We also have homeless outreach services, where we connect homeless people living with mental illness to mental health services and help them find housing and work. In our adult services, we have a vocational program that helps people with severe mental illness who want to work find employment, so we're working both with the individual client to prepare for a job and recruiting and educating prospective employers. We also have partnerships with the local school districts, including the Wyandot Academy, which is a specialized program for children with special education needs who are also experiencing severe emotional and behavioral disorders. 
Finally, we have a 24/7 crisis stabilization center called RSI, which provides persons experience a mental health or substance abuse crisis with an alternative to the hospital, emergency rooms or jail. We have a very strong partnership with Wyandot County law enforcement and the court system, and we have been instrumental in partnering with the mental health court. We also have co-responders that are dispatched with law enforcement when someone is in a mental health crisis. 

We have trained 80 percent of local law enforcement officers on mental health crisis intervention (CIT).  And, while there nearly 40 percent of people in the jail today are experiencing mental health issues, we have made such great strides as a community in ensuring people get care or treatment they need. Recently, for example, there was a young man who was engaged in our services and came to the attention of law enforcement for something that was not a violent crime, but which could have landed him in jail. He worked with the court system and with us, and rather than going to jail, this person accessed the care and treatment that he needed. It's kind of that adage of getting the right care and treatment at the right time and the right place.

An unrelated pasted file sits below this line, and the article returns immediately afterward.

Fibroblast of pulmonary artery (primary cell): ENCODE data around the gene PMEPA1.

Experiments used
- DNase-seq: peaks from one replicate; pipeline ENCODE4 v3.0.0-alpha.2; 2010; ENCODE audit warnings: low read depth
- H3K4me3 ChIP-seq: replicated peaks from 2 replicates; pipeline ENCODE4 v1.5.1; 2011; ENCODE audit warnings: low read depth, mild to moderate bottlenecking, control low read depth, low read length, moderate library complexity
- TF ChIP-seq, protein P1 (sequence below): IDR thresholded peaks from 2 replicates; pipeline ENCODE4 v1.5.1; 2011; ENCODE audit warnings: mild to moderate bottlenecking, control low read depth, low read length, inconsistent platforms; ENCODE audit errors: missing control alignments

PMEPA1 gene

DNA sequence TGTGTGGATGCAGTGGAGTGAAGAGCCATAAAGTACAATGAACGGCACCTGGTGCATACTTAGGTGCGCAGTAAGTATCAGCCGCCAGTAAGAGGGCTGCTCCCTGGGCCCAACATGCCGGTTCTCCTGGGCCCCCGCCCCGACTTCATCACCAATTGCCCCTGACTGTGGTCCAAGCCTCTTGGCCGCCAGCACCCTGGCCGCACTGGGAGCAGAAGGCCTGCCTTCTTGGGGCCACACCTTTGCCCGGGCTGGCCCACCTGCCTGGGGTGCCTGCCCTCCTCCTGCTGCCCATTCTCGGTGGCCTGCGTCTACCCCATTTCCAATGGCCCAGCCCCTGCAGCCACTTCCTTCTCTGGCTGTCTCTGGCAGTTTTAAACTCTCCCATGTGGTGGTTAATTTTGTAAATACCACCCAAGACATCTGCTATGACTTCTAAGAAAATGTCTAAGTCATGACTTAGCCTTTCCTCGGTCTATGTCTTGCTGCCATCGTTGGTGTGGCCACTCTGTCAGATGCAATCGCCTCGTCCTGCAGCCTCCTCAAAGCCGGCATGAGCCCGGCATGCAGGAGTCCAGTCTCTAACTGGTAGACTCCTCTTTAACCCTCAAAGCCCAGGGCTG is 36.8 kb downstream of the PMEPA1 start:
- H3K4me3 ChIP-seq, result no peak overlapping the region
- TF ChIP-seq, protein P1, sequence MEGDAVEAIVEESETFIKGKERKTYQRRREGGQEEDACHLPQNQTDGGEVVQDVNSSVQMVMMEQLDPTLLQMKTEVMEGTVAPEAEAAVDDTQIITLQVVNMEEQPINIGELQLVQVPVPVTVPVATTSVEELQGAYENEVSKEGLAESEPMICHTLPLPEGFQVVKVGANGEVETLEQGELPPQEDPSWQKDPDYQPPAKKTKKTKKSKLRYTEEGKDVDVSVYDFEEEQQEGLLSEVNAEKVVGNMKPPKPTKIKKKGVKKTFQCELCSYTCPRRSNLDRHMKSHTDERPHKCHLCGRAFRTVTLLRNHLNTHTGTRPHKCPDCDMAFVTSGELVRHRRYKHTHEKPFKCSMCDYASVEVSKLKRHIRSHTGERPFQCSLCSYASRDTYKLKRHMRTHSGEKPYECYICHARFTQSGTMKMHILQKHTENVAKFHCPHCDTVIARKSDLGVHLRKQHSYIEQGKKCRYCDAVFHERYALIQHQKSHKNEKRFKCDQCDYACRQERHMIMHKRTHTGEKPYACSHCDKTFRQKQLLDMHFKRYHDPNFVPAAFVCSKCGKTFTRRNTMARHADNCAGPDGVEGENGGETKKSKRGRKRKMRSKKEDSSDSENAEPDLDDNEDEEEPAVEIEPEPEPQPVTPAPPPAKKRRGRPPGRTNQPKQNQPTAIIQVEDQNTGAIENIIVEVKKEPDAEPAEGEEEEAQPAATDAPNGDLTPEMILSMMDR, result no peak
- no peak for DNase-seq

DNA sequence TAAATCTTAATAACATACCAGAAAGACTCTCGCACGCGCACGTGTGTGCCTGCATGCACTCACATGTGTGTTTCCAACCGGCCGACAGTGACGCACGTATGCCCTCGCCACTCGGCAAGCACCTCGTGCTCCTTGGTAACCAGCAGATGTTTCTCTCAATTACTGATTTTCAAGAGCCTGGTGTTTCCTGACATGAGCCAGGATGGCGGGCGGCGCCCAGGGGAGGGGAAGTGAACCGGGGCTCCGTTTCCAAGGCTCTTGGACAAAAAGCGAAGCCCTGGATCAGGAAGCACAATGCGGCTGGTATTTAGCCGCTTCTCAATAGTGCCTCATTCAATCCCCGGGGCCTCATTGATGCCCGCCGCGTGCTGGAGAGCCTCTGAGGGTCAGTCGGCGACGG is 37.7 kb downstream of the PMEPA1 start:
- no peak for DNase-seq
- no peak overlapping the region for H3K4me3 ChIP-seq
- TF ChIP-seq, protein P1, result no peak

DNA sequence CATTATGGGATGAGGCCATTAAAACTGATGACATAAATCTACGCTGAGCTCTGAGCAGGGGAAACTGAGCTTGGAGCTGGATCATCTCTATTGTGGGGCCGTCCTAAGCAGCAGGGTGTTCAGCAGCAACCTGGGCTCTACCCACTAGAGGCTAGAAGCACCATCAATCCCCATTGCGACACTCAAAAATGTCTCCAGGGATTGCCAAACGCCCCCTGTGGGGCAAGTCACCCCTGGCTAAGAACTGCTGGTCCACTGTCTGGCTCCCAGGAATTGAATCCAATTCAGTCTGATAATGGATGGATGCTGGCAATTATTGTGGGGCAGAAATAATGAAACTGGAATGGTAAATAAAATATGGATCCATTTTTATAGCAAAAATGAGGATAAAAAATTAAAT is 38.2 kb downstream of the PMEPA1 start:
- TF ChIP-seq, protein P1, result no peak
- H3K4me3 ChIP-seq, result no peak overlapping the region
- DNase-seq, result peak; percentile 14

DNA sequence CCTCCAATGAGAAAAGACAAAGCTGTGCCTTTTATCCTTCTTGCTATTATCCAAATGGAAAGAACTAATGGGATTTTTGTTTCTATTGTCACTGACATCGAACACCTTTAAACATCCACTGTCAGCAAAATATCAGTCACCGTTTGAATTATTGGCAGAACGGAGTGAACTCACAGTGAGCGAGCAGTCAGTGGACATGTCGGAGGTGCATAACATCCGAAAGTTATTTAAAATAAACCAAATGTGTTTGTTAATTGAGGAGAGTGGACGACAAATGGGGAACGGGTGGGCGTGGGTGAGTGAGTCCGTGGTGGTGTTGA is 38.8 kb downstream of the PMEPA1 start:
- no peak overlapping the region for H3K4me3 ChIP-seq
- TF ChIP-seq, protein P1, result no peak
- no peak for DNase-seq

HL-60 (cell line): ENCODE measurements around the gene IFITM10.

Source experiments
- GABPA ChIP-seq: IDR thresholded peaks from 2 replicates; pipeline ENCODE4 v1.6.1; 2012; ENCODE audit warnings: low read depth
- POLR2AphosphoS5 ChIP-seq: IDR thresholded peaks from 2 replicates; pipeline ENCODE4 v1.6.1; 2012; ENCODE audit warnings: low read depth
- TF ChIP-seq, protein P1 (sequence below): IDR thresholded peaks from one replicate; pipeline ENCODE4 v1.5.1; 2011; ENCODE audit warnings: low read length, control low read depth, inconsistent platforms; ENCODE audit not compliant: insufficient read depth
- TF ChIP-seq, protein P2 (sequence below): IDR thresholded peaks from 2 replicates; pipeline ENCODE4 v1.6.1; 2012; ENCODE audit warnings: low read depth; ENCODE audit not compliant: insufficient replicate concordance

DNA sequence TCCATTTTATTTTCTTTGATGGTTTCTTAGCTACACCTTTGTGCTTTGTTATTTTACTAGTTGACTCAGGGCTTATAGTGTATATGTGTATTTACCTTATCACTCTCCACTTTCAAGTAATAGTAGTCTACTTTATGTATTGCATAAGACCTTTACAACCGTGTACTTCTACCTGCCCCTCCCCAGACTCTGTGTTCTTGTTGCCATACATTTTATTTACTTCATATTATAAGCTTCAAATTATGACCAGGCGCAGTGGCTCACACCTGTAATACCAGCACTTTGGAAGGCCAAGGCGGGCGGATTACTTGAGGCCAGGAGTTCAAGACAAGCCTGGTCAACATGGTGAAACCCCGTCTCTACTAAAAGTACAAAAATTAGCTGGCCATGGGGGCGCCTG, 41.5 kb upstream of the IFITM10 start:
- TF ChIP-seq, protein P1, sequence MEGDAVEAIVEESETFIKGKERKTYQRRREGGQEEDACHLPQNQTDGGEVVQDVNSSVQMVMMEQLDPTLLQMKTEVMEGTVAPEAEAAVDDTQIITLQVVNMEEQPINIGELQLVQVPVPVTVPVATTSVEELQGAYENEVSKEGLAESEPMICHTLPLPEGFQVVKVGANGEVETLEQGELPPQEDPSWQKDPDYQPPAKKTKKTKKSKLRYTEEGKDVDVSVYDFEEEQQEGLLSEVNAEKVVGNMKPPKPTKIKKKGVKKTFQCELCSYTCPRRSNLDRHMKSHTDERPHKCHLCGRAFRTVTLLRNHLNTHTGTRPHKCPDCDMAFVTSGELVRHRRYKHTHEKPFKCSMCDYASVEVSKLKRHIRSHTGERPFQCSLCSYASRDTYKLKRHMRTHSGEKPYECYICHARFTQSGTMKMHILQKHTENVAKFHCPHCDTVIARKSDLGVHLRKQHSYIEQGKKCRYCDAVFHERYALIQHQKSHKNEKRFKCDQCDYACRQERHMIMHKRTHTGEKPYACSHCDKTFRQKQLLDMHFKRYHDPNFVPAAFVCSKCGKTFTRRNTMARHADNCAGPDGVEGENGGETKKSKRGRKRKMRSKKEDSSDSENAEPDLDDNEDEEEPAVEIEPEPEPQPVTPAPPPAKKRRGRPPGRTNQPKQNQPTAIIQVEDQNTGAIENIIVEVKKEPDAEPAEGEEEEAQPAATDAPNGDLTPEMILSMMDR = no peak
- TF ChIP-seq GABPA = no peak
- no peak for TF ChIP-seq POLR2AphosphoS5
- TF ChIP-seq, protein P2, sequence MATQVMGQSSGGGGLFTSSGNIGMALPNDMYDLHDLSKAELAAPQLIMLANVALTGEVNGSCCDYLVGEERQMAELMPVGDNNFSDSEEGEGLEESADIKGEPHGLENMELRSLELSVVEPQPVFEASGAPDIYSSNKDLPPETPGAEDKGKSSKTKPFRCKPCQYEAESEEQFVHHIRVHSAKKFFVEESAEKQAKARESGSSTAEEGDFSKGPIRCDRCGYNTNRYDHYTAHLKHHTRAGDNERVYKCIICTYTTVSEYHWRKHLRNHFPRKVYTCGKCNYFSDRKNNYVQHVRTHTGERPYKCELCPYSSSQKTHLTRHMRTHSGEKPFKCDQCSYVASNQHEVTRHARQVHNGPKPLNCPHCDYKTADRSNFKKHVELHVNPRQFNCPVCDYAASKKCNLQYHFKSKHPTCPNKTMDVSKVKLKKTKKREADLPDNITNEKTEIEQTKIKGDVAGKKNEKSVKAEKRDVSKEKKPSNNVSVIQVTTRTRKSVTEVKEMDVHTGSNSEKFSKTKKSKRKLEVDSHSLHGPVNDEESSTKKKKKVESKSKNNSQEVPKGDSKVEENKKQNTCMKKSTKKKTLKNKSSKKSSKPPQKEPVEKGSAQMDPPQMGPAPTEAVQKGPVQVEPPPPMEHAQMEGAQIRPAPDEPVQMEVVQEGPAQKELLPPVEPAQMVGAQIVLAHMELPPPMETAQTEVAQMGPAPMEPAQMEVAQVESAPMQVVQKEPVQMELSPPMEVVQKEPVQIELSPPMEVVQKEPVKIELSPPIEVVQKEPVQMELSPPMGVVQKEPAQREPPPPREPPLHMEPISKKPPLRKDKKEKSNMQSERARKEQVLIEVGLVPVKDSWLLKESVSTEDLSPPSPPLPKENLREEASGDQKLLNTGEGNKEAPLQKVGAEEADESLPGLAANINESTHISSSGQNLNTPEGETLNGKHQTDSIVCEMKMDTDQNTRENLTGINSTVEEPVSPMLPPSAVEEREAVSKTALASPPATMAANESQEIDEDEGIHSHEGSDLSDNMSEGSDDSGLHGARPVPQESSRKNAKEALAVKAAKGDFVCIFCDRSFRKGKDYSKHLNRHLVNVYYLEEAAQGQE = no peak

Fighting the mental health stigma

There’s a lot of stigma surrounding mental health disorders. How does a community mental health center help to fight the stigma?

It’s important to recognize that a community mental health center can’t fight stigma alone. A community can do it in many ways – and one is just making it OK to talk about it. Employers can help by making sure mental health resources are available to their staff, and assuring that people are supported, rather penalized, regarding their mental health needs.  
The other thing that can help in de-stigmatizing mental health is in calling on people who are well-known in the community – sometimes that’s an athlete, a politician or a celebrity – and asking them to talk about mental health. De-stigmatization starts at various levels, and level one is grassroots – it’s really about getting the community at large to know that it's OK to talk about it. 
I believe strongly in the Mental Health First Aid program, a national program that workplaces can adopt and which provides education on how to recognize mental illness and substance abuse. The more people we can get to receive Mental Health First Aid training, they will realize how common mental illness is. 

With our Behavioral Health solutions, health care providers can help patients live a more stable life by providing holistic, data-driven, preventative and supportive care plans and services unique to each person. Learn more here. 

Attend the Mental Health Kansas City 2018 conference on May 4 at Cerner’s Innovations campus in Kansas City. Sign up and get more details here.